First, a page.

The current economic climate has been tough on California businesses. One of the biggest problems even well-established companies are facing is a cash flow crunch. Many businesses simply do not have the money they need to meet all of their obligations. As the saying goes, “desperate times call for desperate measures,” but deciding to pay some bills and not others can have significant consequences. While most people understand that not paying your electric bill will get your lights turned out, many people do not know that stiffing Uncle Sam could put you behind bars.
The Internal Revenue Service (IRS) and the State of California require business owners to withhold Social Security taxes, Medicare taxes, and income taxes from the wages of its employees. These withholdings, along with the employer’s own portion of the same taxes, are commonly referred to as “Payroll Taxes” or “Employment Taxes.” In theory, these funds are to be kept in a trust account, and then periodically transferred to the government.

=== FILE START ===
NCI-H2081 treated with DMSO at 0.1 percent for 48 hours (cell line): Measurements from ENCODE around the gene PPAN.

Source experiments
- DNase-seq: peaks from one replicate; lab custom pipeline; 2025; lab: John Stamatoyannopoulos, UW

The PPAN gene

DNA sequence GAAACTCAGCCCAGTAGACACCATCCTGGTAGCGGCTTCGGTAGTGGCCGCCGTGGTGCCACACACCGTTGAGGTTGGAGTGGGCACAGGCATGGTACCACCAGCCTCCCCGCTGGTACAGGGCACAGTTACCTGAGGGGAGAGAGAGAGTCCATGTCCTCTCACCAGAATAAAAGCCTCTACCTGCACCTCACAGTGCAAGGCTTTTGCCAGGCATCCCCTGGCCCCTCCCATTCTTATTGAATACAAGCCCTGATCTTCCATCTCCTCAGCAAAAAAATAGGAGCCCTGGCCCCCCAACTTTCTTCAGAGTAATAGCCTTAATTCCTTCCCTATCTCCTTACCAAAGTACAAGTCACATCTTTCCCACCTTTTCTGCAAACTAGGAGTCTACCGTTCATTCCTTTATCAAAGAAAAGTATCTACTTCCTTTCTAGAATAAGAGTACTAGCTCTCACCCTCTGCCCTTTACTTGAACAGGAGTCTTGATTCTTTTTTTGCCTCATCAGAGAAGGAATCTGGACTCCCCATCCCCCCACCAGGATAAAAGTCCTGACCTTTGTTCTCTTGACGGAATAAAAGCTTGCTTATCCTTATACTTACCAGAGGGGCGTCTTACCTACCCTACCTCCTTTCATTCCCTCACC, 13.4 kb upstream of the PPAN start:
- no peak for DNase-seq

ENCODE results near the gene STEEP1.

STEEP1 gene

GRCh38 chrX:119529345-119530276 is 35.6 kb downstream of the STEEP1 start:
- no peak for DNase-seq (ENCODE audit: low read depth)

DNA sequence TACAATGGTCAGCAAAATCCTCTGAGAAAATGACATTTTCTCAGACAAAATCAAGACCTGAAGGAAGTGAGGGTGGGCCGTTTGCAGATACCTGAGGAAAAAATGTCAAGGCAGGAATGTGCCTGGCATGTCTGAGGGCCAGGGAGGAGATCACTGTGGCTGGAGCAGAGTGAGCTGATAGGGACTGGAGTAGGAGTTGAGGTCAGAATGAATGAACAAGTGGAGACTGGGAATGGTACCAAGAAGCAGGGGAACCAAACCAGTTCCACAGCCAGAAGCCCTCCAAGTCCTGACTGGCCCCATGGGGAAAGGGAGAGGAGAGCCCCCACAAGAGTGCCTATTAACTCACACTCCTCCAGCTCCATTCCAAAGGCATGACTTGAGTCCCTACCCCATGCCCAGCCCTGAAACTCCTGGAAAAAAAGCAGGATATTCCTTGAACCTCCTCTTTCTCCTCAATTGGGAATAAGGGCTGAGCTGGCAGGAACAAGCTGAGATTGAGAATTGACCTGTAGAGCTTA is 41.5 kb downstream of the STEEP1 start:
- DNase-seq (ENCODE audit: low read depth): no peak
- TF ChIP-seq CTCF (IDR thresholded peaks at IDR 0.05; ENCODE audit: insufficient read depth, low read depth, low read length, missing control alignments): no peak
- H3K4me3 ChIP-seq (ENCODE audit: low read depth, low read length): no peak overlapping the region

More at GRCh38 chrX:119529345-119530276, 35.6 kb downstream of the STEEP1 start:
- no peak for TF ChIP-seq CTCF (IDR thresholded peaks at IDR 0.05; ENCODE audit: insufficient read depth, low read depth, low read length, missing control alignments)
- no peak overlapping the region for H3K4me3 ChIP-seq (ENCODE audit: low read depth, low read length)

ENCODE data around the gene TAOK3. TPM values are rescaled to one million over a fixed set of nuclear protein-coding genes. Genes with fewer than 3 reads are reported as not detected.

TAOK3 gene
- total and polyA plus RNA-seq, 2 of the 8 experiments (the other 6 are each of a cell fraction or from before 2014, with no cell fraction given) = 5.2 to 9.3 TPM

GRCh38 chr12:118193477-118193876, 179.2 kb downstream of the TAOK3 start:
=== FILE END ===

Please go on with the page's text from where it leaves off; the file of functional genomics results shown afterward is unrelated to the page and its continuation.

Because the transfer of the payroll tax trust funds to the government only happens periodically (often quarterly) some businesses who are short on cash don’t do withholdings. They indicate on their pay stubs that they are doing withholding, but in reality they do nothing, hoping that when the time comes to make the transfer they will be doing better financially and nobody will ever know that they didn’t hold funds in trust to make the payment. Unfortunately, this gamble rarely pays off, since most businesses desperate enough to try it don’t have the turnaround they need to make the payment when it comes due.
Failure to pay payroll taxes is a big deal. The government imposes stiff failure-to-pay penalties, and charges interest on money owed. This can quickly add up to an amount that is impossible for a struggling business to ever pay off. And it’s not just the business that is in trouble when the tax collectors come to call. The people responsible for making the decision not to pay the payroll tax can be held personally responsible for the money owed. In very serious cases, the government has jailed people who did not pay payroll taxes.
If you have fallen behind on your payroll taxes, the time to seek help is now, not when you are being threatened with jail time. Brunoro Law has helped hundreds of business owners solve their payroll tax problems, and in many cases, keep their business. Contact us today for a free consultation and see how we can help you and your business.